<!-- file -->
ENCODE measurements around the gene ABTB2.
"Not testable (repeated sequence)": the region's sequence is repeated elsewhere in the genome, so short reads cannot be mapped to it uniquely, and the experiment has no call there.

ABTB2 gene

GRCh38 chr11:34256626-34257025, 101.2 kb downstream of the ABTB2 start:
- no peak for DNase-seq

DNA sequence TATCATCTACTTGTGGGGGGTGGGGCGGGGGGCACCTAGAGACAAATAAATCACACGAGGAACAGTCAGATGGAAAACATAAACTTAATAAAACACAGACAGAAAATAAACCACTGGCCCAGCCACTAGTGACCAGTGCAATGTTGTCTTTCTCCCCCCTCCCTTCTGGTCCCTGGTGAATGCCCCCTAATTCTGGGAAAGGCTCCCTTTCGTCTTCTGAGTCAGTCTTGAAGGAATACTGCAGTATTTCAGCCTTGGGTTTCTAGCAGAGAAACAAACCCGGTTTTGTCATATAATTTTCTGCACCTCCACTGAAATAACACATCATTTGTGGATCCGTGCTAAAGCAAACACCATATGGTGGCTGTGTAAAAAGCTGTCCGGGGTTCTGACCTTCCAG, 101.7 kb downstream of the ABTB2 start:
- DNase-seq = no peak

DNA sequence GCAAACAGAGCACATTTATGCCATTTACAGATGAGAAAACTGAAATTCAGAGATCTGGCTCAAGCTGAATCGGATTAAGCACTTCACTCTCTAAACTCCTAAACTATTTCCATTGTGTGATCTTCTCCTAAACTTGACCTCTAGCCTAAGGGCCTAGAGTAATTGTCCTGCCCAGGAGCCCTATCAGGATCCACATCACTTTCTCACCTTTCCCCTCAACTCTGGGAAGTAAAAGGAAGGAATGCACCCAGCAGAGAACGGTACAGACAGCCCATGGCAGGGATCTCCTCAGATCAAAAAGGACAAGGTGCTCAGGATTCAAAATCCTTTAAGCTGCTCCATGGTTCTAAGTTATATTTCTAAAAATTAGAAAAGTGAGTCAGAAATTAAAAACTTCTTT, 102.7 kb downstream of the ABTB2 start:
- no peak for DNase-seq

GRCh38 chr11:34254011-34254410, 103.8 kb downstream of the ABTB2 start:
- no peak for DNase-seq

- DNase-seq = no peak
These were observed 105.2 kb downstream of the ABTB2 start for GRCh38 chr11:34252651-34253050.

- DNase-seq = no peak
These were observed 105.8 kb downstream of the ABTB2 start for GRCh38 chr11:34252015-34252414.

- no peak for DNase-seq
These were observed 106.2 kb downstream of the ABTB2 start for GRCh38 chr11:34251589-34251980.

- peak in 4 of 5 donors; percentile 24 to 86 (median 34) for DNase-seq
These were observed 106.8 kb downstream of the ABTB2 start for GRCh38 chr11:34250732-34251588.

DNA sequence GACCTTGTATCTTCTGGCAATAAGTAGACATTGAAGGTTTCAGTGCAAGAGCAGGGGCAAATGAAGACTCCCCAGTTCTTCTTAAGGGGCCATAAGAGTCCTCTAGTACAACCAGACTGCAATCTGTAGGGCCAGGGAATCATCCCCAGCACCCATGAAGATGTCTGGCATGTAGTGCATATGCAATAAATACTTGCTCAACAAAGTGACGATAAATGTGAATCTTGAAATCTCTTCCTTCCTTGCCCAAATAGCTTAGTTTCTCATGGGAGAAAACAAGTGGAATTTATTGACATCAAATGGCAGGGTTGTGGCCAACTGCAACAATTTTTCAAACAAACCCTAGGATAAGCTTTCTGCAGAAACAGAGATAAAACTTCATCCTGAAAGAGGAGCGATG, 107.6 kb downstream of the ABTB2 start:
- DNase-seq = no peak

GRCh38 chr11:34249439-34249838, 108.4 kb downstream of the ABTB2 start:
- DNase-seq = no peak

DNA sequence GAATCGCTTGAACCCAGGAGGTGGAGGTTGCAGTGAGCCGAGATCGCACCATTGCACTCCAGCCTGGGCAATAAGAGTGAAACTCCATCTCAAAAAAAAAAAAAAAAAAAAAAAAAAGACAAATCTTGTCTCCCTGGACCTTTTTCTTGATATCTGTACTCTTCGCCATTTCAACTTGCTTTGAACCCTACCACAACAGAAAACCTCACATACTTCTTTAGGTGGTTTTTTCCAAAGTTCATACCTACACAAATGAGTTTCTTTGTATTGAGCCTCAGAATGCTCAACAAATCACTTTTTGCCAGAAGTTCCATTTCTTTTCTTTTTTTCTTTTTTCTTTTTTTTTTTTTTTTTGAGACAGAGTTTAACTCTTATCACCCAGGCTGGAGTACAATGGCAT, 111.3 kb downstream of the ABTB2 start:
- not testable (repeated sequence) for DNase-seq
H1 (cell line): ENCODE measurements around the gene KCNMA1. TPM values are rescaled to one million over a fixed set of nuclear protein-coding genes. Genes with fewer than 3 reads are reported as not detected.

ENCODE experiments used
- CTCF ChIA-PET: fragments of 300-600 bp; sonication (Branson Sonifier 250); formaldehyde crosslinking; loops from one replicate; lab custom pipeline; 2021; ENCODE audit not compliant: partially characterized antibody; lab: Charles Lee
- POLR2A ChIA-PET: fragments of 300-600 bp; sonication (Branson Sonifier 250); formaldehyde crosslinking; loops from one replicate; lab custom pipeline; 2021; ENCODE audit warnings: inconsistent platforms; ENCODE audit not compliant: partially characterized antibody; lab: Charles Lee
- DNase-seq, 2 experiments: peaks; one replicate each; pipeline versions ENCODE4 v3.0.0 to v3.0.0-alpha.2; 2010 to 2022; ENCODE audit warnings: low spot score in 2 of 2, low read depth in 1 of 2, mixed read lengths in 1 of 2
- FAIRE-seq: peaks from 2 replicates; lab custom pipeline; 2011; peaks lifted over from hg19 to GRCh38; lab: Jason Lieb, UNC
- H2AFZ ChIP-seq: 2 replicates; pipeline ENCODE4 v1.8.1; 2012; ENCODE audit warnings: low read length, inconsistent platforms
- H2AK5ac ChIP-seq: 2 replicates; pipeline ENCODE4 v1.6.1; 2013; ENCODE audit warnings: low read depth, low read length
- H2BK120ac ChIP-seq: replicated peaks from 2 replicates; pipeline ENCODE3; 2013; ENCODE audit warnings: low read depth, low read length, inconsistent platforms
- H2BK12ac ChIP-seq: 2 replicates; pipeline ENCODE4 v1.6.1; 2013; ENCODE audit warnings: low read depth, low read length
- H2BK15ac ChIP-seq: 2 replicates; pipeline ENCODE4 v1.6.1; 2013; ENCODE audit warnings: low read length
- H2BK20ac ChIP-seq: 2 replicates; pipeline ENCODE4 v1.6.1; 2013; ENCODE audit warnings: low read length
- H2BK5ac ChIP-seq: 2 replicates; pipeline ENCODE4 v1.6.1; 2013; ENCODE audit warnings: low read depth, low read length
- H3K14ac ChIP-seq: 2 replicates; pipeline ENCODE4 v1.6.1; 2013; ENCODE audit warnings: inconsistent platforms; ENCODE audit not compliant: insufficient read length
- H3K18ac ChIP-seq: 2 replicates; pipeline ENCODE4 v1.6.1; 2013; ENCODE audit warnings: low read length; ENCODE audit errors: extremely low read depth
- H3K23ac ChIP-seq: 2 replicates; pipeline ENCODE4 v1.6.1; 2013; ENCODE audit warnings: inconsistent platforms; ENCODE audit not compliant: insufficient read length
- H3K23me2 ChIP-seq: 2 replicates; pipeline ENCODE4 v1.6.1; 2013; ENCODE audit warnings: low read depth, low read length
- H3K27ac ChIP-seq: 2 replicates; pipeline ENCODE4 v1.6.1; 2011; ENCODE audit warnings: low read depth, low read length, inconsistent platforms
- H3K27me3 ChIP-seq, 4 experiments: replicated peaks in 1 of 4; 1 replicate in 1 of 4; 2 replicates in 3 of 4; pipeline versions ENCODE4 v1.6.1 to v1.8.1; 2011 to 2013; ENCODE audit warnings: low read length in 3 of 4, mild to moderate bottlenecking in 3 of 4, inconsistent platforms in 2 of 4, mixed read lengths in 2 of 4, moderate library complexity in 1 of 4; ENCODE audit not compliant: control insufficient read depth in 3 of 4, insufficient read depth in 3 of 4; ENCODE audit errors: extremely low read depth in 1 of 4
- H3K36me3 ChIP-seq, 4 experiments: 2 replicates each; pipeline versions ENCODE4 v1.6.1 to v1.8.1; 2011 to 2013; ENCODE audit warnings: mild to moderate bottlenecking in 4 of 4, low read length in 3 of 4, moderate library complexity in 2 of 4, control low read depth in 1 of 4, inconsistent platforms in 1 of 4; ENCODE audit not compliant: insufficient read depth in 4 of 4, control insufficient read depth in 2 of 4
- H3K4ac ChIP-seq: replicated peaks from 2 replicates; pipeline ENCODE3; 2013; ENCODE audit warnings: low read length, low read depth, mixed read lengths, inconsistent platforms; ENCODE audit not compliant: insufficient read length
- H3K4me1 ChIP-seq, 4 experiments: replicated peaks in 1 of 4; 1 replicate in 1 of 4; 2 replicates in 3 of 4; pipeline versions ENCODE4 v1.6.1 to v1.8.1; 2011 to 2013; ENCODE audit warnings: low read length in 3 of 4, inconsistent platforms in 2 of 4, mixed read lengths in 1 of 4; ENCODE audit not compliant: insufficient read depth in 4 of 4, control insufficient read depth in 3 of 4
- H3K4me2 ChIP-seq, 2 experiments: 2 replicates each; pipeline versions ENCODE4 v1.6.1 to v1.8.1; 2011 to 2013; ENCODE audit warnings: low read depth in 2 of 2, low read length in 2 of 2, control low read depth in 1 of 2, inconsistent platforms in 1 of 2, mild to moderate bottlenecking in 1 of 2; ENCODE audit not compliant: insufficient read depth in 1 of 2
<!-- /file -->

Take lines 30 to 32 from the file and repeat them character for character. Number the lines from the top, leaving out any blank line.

- DNase-seq, 2 experiments: peaks; one replicate each; pipeline versions ENCODE4 v3.0.0 to v3.0.0-alpha.2; 2010 to 2022; ENCODE audit warnings: low spot score in 2 of 2, low read depth in 1 of 2, mixed read lengths in 1 of 2
- FAIRE-seq: peaks from 2 replicates; lab custom pipeline; 2011; peaks lifted over from hg19 to GRCh38; lab: Jason Lieb, UNC
- H2AFZ ChIP-seq: 2 replicates; pipeline ENCODE4 v1.8.1; 2012; ENCODE audit warnings: low read length, inconsistent platforms